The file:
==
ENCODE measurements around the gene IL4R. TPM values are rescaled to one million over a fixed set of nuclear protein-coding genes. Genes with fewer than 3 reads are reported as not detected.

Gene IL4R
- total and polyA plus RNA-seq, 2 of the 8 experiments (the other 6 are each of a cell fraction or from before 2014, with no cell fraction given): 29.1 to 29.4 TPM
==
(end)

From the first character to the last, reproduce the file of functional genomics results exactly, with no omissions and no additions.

ENCODE measurements around the gene IL4R. TPM values are rescaled to one million over a fixed set of nuclear protein-coding genes. Genes with fewer than 3 reads are reported as not detected.

Gene IL4R
- total and polyA plus RNA-seq, 2 of the 8 experiments (the other 6 are each of a cell fraction or from before 2014, with no cell fraction given): 29.1 to 29.4 TPM